Ethiopia’s peace may depend on post-conflict plans for Tigray soldiers
Successfully demobilizing and reintegrating rebels could help Ethiopia avoid further conflict, research shows
Ethiopia reached a peace agreementwith the Tigray People’s Liberation Front (TPLF) rebels this month. The Nov. 2 deal follows two years of fighting that killed about 500,000 people and displaced 3 million from Tigray, a region in northern Ethiopia.
Article 6 of the agreement lays out the terms for disarmament, demobilization and reintegration of the TPLF combatants. But these types of programs fail almost half the time. Will the Ethiopian peace agreement hold — and can Ethiopia avoid another conflict?
The peace agreement is a necessary first step in ending the two-year conflict. But my research suggests a lasting peace will require demobilization and reintegration plans that ensure the economic and social well-being of rebel commanders and combatants.
What helps demobilization succeed?
Disarming, demobilizing and reintegrating rebels (DDR) is one of the most important factors for post-conflict peace. But the Ethiopian accord only pays lip service to DDR. Article 6 lays out a stringent timeline for disarming the rebels within 30 days, without a specific demobilization plan or program to reintegrate fighters into society. And the accord recognizes that Ethiopia has only one defense force. There is no plan for security sector changes, and TPLF fighters will not be incorporated into the country’s armed forces. Article 6 also specifies that the program will be designed and implemented according to Ethiopia’s constitution, without any international support.
What happens to rebel fighters is one of the most expensive post-conflict interventions — and the stakes are high when it comes to reconciling rebels with civilians and promoting long-term peace. Since this approach began in the 1980s, 73 DDR programs have been implemented across the world. My research shows that these programs fail almost 50 percent of the time, with rebels rearming to continue the fight.
How Ethiopia tackled previous disarmament attempts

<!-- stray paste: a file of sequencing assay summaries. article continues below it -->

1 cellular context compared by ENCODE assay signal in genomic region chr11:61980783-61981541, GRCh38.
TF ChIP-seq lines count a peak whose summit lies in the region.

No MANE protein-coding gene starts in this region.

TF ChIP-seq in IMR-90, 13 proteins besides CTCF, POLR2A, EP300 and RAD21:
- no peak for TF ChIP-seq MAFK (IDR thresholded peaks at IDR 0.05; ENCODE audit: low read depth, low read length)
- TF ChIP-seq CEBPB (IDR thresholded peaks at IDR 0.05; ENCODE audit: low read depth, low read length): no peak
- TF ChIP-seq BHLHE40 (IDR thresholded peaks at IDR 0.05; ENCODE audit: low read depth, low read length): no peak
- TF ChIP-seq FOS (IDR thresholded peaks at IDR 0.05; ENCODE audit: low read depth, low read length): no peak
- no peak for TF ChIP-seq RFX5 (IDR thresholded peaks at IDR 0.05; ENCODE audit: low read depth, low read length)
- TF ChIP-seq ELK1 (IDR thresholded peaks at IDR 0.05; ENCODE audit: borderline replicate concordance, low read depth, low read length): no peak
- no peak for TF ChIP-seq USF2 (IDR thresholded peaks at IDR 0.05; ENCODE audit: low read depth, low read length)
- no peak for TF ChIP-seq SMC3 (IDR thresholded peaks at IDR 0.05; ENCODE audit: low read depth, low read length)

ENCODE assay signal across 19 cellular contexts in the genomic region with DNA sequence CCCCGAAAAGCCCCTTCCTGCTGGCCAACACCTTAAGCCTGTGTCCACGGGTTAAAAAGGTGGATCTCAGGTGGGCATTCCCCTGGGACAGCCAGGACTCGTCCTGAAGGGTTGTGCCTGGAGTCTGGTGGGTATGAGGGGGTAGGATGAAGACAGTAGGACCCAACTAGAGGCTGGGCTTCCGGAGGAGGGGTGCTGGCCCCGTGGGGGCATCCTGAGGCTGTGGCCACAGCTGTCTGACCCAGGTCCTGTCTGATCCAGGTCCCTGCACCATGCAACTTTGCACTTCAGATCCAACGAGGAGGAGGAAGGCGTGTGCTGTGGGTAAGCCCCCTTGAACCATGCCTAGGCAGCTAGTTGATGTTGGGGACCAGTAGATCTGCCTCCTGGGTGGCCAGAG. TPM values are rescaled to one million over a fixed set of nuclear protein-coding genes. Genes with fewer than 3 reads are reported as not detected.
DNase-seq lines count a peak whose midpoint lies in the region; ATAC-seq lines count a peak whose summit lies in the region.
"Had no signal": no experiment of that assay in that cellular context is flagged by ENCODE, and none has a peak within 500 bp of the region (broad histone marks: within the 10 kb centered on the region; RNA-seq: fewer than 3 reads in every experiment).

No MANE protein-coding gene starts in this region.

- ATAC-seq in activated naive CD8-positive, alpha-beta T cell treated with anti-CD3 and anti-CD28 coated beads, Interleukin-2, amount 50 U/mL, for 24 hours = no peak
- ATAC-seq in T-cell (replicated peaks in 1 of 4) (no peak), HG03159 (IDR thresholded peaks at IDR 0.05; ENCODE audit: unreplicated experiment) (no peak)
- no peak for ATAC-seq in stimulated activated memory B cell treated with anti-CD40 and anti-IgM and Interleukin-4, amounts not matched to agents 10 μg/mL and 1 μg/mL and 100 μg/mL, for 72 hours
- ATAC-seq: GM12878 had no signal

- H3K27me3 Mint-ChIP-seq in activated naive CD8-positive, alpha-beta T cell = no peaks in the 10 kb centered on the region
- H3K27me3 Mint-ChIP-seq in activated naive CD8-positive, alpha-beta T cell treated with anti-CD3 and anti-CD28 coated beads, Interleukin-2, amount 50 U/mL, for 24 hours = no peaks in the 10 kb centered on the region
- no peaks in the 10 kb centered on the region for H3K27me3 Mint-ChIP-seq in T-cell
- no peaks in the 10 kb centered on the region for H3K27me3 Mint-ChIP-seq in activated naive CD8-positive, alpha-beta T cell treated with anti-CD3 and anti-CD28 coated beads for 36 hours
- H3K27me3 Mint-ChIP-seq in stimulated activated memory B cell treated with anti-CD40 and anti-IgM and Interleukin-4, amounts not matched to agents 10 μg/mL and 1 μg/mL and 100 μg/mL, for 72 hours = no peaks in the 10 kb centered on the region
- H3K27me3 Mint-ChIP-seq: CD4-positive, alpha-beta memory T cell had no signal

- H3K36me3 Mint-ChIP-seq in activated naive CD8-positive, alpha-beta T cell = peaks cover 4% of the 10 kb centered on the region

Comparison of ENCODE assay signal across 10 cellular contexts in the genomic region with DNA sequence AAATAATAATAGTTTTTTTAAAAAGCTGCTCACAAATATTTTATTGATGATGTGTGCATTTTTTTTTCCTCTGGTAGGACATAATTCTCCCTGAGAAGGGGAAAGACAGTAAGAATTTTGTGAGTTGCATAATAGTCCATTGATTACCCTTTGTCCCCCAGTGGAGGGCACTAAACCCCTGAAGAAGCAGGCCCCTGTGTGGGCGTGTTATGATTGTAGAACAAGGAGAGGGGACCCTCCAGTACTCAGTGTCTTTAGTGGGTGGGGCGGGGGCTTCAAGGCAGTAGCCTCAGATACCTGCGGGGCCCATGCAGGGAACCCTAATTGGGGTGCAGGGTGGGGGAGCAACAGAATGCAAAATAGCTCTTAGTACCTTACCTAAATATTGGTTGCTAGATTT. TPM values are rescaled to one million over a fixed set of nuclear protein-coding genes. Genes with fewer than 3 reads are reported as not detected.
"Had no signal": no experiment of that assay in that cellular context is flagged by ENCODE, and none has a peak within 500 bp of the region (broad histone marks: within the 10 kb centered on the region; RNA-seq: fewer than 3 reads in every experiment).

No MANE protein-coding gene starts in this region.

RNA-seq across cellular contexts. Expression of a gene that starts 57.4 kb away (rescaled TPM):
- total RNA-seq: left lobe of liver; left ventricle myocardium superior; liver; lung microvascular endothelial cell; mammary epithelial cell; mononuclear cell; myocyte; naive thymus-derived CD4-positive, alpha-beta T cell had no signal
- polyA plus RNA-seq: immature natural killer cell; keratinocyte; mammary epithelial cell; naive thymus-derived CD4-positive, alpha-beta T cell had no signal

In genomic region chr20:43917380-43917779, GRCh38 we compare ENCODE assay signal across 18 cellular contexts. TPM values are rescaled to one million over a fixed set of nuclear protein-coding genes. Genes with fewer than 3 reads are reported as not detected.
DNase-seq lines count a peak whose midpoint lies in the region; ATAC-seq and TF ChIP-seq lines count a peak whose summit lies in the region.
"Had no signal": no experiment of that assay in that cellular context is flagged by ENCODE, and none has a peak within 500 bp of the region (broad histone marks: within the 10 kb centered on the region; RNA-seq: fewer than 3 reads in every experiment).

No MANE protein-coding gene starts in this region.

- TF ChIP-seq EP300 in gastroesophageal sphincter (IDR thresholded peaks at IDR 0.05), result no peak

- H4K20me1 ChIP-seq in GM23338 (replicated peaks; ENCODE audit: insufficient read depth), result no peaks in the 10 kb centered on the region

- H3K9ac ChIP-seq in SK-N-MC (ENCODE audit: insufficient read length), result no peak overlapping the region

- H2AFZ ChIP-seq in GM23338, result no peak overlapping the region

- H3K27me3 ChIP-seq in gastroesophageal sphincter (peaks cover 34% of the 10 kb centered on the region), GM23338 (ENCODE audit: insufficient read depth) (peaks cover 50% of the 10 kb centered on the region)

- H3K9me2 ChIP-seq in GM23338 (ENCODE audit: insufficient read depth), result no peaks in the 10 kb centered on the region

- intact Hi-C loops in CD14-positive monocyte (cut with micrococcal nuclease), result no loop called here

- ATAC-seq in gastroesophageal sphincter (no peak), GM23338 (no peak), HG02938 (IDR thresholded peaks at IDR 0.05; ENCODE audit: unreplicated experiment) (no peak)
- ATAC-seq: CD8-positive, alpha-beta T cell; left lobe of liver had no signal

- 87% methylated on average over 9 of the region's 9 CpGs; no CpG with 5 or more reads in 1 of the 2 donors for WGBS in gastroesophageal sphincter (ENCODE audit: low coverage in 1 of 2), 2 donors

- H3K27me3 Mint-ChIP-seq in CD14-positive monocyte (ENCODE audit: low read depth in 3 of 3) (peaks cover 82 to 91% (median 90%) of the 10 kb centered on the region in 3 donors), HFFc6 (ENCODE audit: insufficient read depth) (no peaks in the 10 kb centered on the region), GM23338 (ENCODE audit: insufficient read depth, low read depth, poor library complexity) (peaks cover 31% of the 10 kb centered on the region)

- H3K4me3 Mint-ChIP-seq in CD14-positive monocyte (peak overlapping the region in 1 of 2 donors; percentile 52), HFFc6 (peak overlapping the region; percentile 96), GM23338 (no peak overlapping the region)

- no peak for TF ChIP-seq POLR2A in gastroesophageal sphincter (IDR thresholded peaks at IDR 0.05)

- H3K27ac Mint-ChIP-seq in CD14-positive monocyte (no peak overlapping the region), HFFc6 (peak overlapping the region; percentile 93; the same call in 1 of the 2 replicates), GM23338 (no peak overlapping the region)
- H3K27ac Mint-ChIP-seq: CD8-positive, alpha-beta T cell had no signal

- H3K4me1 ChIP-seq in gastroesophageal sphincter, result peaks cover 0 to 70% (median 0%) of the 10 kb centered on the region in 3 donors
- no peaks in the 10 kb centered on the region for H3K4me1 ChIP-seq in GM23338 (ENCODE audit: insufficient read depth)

Ethiopia has already managed two demobilization programs, from 1991-1995 and 2000-2005. The first program targeted the Derg regime’s soldiersafter rebel victory and was a partial success. Peace failed for a short period when the Oromo Liberation Front (OLF) withdrew from the transitional government in 1992 and rearmed. Some of the Derg soldiers assembled in demobilization camps became unhappy with the reintegration program, and also joined OLF. The rebellion was soon crushed and OLF combatants were sent to demobilization camps. Following this episode, Ethiopia successfully demobilized over 500,000 combatants.
The first program provided veterans with temporary financial support, as well as skills training, formal education, land and job opportunities, costing a total of about $196 million. Due to lack of funds, the Ethiopian government depended on donor support to reintegrate the half a million fighters. A World Bank survey found that ex-combatants were socially accepted into civilian communities and were not poorer than the general rural population.
The second DDR program targeted 148,000 Ethiopian army soldiers after the war with Eritrea. The program extended to six years due to lack of funds: Ex-combatants were promised financial and technical support that failed to materialize. The program’s total cost was $174 million, with less than $3.1 million paid by the Ethiopian government. The World Bank lent Ethiopia $170 million to implement the DDR program.